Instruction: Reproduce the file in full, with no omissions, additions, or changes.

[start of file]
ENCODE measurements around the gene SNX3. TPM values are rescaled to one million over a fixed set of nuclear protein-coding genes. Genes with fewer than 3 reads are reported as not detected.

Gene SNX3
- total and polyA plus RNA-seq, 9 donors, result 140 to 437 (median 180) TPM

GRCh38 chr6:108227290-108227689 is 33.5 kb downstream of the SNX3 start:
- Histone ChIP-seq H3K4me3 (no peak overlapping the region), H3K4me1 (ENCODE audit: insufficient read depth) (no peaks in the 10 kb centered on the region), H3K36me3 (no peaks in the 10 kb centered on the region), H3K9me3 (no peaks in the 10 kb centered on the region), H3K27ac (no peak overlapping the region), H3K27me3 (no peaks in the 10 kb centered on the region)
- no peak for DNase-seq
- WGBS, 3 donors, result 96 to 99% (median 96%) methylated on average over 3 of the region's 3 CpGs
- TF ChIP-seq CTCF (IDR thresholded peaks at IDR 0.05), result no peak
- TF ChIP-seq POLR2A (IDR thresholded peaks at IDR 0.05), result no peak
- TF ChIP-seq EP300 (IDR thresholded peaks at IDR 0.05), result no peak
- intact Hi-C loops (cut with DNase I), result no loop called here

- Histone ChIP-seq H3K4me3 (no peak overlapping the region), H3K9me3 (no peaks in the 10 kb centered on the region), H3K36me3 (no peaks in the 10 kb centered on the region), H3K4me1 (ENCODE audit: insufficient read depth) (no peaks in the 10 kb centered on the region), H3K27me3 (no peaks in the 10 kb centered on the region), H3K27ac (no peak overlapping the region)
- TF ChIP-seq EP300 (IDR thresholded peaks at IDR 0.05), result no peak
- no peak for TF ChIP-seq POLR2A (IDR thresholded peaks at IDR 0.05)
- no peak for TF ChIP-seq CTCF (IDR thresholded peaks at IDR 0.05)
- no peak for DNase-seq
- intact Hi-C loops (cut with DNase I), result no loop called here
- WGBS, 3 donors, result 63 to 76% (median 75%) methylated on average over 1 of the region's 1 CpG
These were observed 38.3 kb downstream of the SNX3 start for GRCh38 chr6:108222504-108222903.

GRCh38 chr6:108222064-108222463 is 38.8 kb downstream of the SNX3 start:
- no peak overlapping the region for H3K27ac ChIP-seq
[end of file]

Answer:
ENCODE measurements around the gene SNX3. TPM values are rescaled to one million over a fixed set of nuclear protein-coding genes. Genes with fewer than 3 reads are reported as not detected.

Gene SNX3
- total and polyA plus RNA-seq, 9 donors, result 140 to 437 (median 180) TPM

GRCh38 chr6:108227290-108227689 is 33.5 kb downstream of the SNX3 start:
- Histone ChIP-seq H3K4me3 (no peak overlapping the region), H3K4me1 (ENCODE audit: insufficient read depth) (no peaks in the 10 kb centered on the region), H3K36me3 (no peaks in the 10 kb centered on the region), H3K9me3 (no peaks in the 10 kb centered on the region), H3K27ac (no peak overlapping the region), H3K27me3 (no peaks in the 10 kb centered on the region)
- no peak for DNase-seq
- WGBS, 3 donors, result 96 to 99% (median 96%) methylated on average over 3 of the region's 3 CpGs
- TF ChIP-seq CTCF (IDR thresholded peaks at IDR 0.05), result no peak
- TF ChIP-seq POLR2A (IDR thresholded peaks at IDR 0.05), result no peak
- TF ChIP-seq EP300 (IDR thresholded peaks at IDR 0.05), result no peak
- intact Hi-C loops (cut with DNase I), result no loop called here

- Histone ChIP-seq H3K4me3 (no peak overlapping the region), H3K9me3 (no peaks in the 10 kb centered on the region), H3K36me3 (no peaks in the 10 kb centered on the region), H3K4me1 (ENCODE audit: insufficient read depth) (no peaks in the 10 kb centered on the region), H3K27me3 (no peaks in the 10 kb centered on the region), H3K27ac (no peak overlapping the region)
- TF ChIP-seq EP300 (IDR thresholded peaks at IDR 0.05), result no peak
- no peak for TF ChIP-seq POLR2A (IDR thresholded peaks at IDR 0.05)
- no peak for TF ChIP-seq CTCF (IDR thresholded peaks at IDR 0.05)
- no peak for DNase-seq
- intact Hi-C loops (cut with DNase I), result no loop called here
- WGBS, 3 donors, result 63 to 76% (median 75%) methylated on average over 1 of the region's 1 CpG
These were observed 38.3 kb downstream of the SNX3 start for GRCh38 chr6:108222504-108222903.

GRCh38 chr6:108222064-108222463 is 38.8 kb downstream of the SNX3 start:
- no peak overlapping the region for H3K27ac ChIP-seq